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I believe I have found a bug with the external interrupts of the due. I was trying to use 8 interrupts simultaneously for 4 encoders but I could never get all of them to work. Eventually I got them to work by trying different pins for each channel until they all worked.
Perhaps there is an error in the compiler?

Using pins 23,24,45,43,31,33,37,35 works. But I couldn't get any simpler sequential sets of pins to work together. Sometime only one channel would be picked up by the interrupt and sometimes only half of the encoder resolution would be returned.

I can attach my code if needed.
« Last Edit: February 04, 2013, 06:18:03 pm by Phillip_James » Logged

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Please do.

I haven't used the Due yet, but judging by the datasheet interrupts can get complex (see page 57).

There are interrupt levels and priorities. If your code to handle an interrupt takes too long, then it is possible another interrupt would be missed.

It is extremely unlikely there is an error in the compiler. Possibly one in the libraries, which would still be in their early stages. Possibly one in your code, or not so much an error as a design problem.
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Code:
#define VELOCITY_SAMPLE_TIME 10 //sample time (ms) between velocity checks
#define ENCODER_COUNTS 250

#include "Encoder.h"

unsigned long VelocityTimeStamp=0;

Encoder encoderFL(27, 29);
Encoder encoderFR(45, 43);
Encoder encoderRL(31, 33);
Encoder encoderRR(41, 39);

void setup()
{
  Serial.begin(9600);
 
  encoderFL.initilise();
  encoderFR.initilise();
  encoderRL.initilise();
  encoderRR.initilise();

  //Attach Interupts to both pins for each encoder(for full resolution)
  attachInterrupt(encoderFL.pin_a,doEncoderFL,CHANGE);
  attachInterrupt(encoderFL.pin_b,doEncoderFL,CHANGE);
  attachInterrupt(encoderFR.pin_a,doEncoderFR,CHANGE);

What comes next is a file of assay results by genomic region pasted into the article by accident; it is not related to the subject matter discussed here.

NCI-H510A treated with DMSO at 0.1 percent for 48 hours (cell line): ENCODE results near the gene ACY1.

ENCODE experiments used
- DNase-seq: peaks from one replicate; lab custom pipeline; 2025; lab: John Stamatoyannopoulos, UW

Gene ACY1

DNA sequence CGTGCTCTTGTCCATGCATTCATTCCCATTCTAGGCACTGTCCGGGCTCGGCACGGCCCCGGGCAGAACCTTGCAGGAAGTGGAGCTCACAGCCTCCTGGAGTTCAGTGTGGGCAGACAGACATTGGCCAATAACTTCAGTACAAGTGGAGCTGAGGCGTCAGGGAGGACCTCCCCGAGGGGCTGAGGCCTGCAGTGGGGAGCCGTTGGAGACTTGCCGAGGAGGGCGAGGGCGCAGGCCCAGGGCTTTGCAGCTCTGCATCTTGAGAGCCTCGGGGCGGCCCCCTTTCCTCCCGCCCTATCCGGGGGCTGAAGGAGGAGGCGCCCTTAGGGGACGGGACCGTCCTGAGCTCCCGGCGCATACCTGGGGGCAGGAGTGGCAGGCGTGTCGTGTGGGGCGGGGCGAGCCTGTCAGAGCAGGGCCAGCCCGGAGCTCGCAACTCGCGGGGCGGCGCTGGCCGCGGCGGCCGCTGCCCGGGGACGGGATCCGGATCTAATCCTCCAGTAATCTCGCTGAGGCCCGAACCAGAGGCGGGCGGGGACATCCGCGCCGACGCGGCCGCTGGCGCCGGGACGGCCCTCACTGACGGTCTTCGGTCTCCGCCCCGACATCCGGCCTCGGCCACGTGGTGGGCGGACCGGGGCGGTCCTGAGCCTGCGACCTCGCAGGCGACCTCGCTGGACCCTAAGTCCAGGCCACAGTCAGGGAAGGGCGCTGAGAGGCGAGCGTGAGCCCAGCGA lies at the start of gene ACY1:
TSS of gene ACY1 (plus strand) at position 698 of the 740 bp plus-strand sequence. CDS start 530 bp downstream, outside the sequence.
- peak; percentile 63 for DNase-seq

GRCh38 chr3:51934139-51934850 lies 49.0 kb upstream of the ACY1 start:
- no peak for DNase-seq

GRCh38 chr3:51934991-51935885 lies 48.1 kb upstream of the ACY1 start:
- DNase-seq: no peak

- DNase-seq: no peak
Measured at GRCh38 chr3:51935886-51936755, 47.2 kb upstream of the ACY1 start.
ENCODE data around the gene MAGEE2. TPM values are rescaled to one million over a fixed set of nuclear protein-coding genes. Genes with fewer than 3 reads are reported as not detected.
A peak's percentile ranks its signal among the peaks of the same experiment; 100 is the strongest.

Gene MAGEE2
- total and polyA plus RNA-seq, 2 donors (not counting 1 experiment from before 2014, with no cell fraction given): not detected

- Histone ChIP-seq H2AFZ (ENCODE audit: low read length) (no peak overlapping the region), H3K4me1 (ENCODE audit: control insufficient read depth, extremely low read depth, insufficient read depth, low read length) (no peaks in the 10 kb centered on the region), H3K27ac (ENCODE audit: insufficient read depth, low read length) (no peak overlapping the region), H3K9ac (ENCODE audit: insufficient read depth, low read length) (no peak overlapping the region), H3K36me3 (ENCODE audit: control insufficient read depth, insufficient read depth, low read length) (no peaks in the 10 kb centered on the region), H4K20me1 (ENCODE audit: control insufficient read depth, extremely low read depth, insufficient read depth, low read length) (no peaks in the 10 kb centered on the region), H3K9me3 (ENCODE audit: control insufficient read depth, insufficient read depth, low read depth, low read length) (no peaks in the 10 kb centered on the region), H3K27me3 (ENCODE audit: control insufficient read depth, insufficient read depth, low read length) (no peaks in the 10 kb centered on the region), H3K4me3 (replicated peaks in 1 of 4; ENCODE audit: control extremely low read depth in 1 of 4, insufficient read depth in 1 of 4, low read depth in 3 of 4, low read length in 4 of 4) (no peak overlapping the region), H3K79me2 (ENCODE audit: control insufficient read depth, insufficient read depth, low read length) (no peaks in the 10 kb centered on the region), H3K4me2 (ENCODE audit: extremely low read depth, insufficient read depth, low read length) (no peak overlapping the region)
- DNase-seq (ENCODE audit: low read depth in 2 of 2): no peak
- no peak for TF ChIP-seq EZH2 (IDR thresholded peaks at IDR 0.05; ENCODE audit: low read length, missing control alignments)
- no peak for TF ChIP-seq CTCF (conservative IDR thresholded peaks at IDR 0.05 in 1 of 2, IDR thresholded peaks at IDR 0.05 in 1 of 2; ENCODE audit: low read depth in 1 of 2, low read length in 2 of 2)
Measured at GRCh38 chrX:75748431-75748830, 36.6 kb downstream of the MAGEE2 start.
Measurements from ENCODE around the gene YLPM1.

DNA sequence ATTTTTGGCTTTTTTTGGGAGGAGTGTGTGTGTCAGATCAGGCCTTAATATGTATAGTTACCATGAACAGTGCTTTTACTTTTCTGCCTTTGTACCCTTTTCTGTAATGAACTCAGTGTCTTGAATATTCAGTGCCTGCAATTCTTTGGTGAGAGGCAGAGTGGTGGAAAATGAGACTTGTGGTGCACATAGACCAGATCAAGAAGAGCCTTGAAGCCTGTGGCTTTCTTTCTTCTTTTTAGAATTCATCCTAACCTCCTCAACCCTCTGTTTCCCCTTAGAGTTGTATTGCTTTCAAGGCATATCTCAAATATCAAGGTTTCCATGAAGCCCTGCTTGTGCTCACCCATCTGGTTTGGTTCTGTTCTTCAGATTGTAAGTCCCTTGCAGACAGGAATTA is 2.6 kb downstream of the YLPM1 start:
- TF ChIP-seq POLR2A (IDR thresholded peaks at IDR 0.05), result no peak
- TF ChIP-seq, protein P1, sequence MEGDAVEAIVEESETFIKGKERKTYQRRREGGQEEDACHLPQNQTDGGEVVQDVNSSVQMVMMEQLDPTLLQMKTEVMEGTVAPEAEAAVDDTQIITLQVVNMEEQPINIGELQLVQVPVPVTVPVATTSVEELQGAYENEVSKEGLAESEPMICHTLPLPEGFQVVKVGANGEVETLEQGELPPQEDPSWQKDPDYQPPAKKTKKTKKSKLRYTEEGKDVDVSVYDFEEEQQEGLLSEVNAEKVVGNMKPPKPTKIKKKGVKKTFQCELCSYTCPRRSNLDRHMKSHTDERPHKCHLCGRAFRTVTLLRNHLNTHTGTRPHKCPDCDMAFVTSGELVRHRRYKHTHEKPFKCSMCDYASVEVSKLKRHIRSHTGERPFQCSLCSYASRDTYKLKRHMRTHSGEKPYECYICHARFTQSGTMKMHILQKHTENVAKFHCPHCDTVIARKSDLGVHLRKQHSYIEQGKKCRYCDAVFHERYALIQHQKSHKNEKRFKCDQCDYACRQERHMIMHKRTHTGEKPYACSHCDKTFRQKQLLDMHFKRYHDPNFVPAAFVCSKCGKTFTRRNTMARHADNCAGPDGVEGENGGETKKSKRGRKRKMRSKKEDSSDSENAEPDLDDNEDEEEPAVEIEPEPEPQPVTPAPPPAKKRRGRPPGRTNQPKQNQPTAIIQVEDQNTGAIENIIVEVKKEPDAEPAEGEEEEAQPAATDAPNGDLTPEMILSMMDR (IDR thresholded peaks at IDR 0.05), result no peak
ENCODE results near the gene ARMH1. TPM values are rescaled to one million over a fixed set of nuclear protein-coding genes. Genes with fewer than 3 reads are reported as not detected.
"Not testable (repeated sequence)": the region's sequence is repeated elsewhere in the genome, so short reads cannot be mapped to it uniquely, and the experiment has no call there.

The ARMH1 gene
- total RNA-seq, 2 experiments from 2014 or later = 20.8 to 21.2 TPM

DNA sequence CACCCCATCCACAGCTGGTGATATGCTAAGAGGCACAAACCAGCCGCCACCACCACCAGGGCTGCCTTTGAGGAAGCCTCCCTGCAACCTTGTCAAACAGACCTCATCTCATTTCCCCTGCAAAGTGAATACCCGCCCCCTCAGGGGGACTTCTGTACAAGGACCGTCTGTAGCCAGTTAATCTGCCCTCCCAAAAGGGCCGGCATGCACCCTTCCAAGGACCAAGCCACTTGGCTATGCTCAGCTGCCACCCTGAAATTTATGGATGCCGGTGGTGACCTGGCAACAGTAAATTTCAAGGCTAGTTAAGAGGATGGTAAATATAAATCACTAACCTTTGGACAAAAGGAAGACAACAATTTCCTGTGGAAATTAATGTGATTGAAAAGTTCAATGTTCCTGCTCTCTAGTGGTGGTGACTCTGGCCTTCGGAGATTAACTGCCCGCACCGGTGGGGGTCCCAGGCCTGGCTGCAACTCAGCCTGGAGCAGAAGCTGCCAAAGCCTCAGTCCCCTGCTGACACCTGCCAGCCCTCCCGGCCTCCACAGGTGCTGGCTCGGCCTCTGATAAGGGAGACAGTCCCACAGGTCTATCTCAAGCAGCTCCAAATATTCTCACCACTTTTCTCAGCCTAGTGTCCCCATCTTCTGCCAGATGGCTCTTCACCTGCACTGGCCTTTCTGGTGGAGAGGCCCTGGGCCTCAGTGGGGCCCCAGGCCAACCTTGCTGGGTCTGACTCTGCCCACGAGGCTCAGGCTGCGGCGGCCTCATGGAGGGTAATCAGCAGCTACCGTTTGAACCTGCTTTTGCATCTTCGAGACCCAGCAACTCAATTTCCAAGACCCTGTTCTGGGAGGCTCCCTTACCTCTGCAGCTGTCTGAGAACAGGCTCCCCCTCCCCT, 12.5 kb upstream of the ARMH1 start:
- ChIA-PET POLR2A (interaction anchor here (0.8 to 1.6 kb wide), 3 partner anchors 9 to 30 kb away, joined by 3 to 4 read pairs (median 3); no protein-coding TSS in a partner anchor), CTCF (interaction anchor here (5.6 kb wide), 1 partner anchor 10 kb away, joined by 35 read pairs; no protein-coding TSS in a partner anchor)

attachInterrupt(encoderFR.pin_b,doEncoderFR,CHANGE);
  attachInterrupt(encoderRL.pin_a,doEncoderRL,CHANGE);
  attachInterrupt(encoderRL.pin_b,doEncoderRL,CHANGE);
  attachInterrupt(encoderRR.pin_a,doEncoderRR,CHANGE);
  attachInterrupt(encoderRR.pin_b,doEncoderRR,CHANGE);

}

void loop()
{
   updateVelocity();
   //ENCODER DEBUG
   Serial.print(encoderFL.getPosition(),DEC);
   Serial.print(" ");
   Serial.print(encoderFR.getPosition(),DEC);
   Serial.print(" ");
   Serial.print(encoderRL.getPosition(),DEC);
   Serial.print(" ");
   Serial.print(encoderRR.getPosition(),DEC);
   Serial.print(" ---- ");
   Serial.print(encoderFL.getVelocity(),DEC);
   Serial.print(" ");
   Serial.print(encoderFR.getVelocity(),DEC);
   Serial.print(" ");
   Serial.print(encoderRL.getVelocity(),DEC);
   Serial.print(" ");
   Serial.print(encoderRR.getVelocity(),DEC);
   Serial.println();

}

//Wrapper Functions to call correct encoder object method on interupt
void doEncoderFL(){
  encoderFL.doCount();
}
void doEncoderFR(){
  encoderFR.doCount();
}
void doEncoderRL(){
  encoderRL.doCount();
}
void doEncoderRR(){
  encoderRR.doCount();
}


//Function to calculate velocity of encoders once every VELOCITY_SAMPLE_TIME
void updateVelocity(){
  if(VelocityTimeStamp+VELOCITY_SAMPLE_TIME<millis()){
    encoderFL.calculateVelocity();
    encoderFR.calculateVelocity();
    encoderRL.calculateVelocity();
    encoderRR.calculateVelocity();
    VelocityTimeStamp=millis();
  }
}


Code:
#ifndef __ENCODER_H__
#define __ENCODER_H__

#include "Arduino.h"

//This class is designed to manage the encoders
//Four instances of this class are created: one for each encoder
//The methods in this class are called by interupts (attached in the setup function of the main program)
//There is a wrapper function called 'doEncoder' in the main function designed to call the correct encoder method
//this function is required as interupts cannot call object methods directly (unless static there is no pointer)

class Encoder {
public:

  int pin_a;

  int pin_b;

  // constructor : sets pins as inputs and turns on pullup resistors

  Encoder(int A, int B){
    // Set pin a and b to be input
    Evelocity=0;
    Eposition=0;
    EpositionCache=0;
    pin_a=A;
    pin_b=B;

  };

  void initilise(){
    pinMode(pin_a, INPUT);
    pinMode(pin_b, INPUT);

    // Turn on pullup resistors
    digitalWrite(pin_a, HIGH);   
    digitalWrite(pin_b, HIGH);   
  }
 
  void doCount(){
    //Serial.println("Doing Count");
    State = (digitalRead(pin_a)<<1)|digitalRead(pin_b);
    switch(State)
    {
      case 0:
        if(PreviousState==1)Eposition++;
        else Eposition--;
      break;